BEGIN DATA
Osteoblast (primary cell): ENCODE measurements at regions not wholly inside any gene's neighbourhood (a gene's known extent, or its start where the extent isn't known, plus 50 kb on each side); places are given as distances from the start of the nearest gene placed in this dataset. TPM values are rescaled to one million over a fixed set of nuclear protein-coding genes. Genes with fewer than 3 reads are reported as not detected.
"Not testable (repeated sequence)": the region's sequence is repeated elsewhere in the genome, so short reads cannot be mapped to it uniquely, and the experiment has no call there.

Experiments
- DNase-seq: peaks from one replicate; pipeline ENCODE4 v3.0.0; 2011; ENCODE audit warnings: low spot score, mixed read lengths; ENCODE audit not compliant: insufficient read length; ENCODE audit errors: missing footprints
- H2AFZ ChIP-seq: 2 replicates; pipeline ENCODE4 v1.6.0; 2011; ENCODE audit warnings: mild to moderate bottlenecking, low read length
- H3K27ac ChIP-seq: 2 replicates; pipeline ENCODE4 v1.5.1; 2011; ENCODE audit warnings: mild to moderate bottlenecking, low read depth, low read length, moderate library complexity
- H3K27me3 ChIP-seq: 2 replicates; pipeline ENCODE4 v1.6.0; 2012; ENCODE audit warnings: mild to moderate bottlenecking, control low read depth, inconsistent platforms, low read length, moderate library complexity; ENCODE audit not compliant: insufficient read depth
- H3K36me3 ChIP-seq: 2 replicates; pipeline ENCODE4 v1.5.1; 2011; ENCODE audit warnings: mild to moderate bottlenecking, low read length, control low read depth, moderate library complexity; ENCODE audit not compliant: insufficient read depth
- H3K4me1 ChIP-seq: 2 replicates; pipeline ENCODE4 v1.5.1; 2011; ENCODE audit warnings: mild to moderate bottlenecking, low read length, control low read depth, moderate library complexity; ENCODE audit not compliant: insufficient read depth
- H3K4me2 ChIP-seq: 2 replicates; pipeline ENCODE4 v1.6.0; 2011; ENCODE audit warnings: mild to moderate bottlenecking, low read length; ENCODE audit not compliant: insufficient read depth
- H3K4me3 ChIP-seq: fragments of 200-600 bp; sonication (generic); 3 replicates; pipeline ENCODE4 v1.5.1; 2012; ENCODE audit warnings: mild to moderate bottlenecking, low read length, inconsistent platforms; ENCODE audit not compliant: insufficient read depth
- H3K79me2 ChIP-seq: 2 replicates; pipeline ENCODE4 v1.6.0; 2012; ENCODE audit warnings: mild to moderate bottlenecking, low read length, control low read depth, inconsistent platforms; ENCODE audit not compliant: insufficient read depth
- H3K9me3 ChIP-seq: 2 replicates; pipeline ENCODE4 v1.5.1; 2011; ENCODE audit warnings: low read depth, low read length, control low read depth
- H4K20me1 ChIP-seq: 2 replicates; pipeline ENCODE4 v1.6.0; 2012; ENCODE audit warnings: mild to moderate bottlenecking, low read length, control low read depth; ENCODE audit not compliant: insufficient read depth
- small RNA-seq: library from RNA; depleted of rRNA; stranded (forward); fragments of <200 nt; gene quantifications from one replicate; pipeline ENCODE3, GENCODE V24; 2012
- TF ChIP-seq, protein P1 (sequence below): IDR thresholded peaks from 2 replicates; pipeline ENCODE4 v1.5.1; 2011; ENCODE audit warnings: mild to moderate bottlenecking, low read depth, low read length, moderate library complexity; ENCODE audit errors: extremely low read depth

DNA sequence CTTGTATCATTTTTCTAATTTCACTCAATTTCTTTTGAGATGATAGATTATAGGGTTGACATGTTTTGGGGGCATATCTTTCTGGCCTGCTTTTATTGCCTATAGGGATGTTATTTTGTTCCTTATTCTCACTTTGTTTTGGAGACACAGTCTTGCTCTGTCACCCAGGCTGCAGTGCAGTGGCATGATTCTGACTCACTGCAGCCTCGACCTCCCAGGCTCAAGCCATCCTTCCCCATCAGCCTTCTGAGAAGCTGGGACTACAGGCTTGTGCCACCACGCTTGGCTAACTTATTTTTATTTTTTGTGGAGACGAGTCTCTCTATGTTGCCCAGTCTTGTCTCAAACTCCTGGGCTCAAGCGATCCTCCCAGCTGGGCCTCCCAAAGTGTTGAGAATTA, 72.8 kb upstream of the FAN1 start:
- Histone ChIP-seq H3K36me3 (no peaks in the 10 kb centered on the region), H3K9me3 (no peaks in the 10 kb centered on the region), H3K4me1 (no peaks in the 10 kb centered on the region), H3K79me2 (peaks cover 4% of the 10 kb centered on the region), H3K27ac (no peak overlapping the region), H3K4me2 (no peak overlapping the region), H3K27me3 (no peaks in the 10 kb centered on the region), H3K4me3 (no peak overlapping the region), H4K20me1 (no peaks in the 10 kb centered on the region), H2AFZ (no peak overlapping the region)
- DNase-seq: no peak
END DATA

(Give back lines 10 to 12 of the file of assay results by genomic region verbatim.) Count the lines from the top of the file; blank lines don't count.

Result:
- H3K4me2 ChIP-seq: 2 replicates; pipeline ENCODE4 v1.6.0; 2011; ENCODE audit warnings: mild to moderate bottlenecking, low read length; ENCODE audit not compliant: insufficient read depth
- H3K4me3 ChIP-seq: fragments of 200-600 bp; sonication (generic); 3 replicates; pipeline ENCODE4 v1.5.1; 2012; ENCODE audit warnings: mild to moderate bottlenecking, low read length, inconsistent platforms; ENCODE audit not compliant: insufficient read depth
- H3K79me2 ChIP-seq: 2 replicates; pipeline ENCODE4 v1.6.0; 2012; ENCODE audit warnings: mild to moderate bottlenecking, low read length, control low read depth, inconsistent platforms; ENCODE audit not compliant: insufficient read depth